FACT SHEET: Benefits of the U.S.-Colombia Trade Promotion Agreement

FACT SHEET: Leveling the Playing Field: Labor Protections and the U.S.-Colombia Trade Promotion Agreement

FACT SHEET: Trade & the U.S.-Colombia Partnership

FACT SHEET: U.S.-Colombia Trade Promotion Agreement: Expanding Markets for America’s Farmers and Ranchers


President Obama Meets With Colombian President Santos

President Obama and President Juan Manuel Santos speak to the press after meeting in the Oval Office.


Secretary Clinton: Remarks After Meeting With Columbia Vice President Angelino Garzon

SECRETARY CLINTON: Good morning. I am very pleased to be here with Vice President Garzon of Colombia on his first visit to Washington as vice president. Before discussing the important matters that were part of our meeting, I would like to say something about the unfolding events in Egypt.

We continue to monitor the situation very closely. We are deeply concerned about the use of violence by Egyptian police and security forces against protestors, and we call on the Egyptian Government to do everything in its power to restrain the security forces. At the same time, protestors should also refrain from violence and express themselves peacefully.

As we have repeatedly said, we support the universal human rights of the Egyptian people, including the right to freedom of expression, of association and of assembly. We urge the Egyptian authorities to allow peaceful protests and to reverse the unprecedented steps it has taken to cut off communications. These protests underscore that there are deep grievances within Egyptian society, and the Egyptian Government needs to understand that violence will not make these grievances go away.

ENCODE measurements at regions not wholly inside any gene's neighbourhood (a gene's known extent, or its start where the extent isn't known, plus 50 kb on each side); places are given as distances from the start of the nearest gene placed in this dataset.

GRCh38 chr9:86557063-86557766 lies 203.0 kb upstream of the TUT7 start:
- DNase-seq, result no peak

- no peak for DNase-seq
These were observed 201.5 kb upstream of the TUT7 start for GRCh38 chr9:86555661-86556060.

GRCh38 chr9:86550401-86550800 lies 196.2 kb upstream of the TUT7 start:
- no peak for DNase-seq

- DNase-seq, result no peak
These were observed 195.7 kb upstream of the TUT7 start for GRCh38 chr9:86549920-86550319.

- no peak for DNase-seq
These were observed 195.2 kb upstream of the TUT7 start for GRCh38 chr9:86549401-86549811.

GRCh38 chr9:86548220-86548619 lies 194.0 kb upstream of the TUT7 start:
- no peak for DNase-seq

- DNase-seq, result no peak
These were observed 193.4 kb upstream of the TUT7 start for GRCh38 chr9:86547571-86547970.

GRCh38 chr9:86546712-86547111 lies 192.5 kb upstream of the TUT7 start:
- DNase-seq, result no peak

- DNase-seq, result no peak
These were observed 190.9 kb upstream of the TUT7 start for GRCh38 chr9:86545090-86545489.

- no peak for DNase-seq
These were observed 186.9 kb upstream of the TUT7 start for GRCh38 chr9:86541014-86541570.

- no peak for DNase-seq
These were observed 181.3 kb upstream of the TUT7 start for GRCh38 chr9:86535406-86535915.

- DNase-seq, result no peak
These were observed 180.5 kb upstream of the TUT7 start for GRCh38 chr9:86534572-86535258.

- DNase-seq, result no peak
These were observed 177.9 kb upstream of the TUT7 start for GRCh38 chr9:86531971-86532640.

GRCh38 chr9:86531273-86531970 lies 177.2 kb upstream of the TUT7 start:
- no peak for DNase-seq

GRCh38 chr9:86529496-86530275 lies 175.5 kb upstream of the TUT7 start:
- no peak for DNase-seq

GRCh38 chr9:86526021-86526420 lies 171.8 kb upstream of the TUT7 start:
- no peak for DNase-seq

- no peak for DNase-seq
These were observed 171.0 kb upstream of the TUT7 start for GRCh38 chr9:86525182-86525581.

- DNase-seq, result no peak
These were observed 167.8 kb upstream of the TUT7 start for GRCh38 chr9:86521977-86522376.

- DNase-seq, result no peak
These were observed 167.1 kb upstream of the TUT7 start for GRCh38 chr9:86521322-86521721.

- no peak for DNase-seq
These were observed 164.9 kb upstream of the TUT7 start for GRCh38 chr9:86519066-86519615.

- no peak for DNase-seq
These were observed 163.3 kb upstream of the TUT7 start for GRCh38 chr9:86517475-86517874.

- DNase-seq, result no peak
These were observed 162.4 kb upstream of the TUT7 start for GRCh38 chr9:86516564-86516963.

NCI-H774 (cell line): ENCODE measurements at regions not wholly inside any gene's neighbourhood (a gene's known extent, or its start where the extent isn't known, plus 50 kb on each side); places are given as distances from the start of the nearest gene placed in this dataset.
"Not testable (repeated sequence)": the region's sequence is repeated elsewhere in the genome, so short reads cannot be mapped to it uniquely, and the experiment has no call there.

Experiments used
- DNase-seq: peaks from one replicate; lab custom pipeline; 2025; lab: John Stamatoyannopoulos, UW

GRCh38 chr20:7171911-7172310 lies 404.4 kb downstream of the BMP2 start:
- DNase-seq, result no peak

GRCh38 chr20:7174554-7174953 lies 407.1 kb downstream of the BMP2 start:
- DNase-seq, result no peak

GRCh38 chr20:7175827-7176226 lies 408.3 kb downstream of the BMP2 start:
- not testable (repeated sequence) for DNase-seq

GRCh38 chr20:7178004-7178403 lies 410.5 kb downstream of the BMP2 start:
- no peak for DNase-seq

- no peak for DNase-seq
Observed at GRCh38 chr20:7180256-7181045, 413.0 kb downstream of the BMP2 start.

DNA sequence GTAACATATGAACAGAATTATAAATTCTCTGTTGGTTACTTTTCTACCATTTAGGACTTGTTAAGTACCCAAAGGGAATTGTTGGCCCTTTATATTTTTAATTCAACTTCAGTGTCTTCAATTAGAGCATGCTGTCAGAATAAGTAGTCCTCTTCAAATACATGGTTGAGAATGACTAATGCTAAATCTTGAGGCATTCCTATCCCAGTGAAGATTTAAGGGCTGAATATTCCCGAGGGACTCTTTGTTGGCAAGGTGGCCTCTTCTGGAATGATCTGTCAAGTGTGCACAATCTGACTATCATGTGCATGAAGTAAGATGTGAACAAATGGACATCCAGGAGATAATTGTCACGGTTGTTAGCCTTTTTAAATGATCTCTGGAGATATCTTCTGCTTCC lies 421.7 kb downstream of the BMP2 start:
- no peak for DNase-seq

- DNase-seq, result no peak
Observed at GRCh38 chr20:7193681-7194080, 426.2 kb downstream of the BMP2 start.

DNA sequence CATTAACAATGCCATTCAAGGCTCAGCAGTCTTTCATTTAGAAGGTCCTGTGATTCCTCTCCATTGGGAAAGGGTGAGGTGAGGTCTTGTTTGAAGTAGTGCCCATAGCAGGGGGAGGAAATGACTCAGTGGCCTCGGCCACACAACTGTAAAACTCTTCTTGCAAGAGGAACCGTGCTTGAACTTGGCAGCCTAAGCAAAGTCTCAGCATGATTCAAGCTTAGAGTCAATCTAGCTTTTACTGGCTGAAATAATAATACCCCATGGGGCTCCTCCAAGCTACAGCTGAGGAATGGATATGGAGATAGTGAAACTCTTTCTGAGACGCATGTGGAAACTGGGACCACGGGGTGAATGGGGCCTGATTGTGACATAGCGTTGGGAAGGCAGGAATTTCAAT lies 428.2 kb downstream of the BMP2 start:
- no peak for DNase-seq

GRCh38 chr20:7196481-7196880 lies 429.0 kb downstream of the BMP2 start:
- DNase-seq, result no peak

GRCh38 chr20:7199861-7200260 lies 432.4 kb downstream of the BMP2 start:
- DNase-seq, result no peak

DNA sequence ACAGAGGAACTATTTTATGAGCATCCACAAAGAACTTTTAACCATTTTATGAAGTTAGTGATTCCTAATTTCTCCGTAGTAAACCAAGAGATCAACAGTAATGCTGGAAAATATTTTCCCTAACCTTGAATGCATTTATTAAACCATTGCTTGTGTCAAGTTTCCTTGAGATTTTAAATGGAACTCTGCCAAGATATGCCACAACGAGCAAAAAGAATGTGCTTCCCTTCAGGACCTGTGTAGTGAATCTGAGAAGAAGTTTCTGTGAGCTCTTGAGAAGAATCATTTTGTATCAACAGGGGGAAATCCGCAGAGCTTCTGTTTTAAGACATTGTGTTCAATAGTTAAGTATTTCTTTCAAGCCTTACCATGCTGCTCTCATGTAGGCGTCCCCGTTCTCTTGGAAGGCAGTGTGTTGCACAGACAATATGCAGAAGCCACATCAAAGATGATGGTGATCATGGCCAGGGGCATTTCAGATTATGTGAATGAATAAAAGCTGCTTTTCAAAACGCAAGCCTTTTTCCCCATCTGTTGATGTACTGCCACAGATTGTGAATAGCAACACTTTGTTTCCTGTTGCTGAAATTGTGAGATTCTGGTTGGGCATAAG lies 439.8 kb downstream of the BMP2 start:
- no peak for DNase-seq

As President Obama said yesterday, reform is absolutely critical to the well being of Egypt. Egypt has long been an important partner of the United States on a range of regional issues. As a partner, we strongly believe that the Egyptian Government needs to engage immediately with the Egyptian people in implementing needed economic, political, and social reforms. We continue to raise with the Egyptian Government, as we do with other governments in the region, the imperative for reform and greater openness and participation to provide a better future for all. We want to partner with the Egyptian people and their government to realize their aspirations to live in a democratic society that respects basic human rights.

When I was recently in the region, I met with a wide range of civil society groups and I heard from them about ideas they have that would improve their countries. The people of the Middle East, like people everywhere, are seeking a chance to contribute and to have a role in the decisions that will shape their lives. As I said in Doha, leaders need to respond to these aspirations and to help build that better future for all. They need to view civil society as their partner, not as a threat.

Now there is a great deal of concern also in our government, Mr. Vice President, about the mining disaster that killed 21 miners in Colombia. And we will have our translator translate these remarks about Colombia as we go along.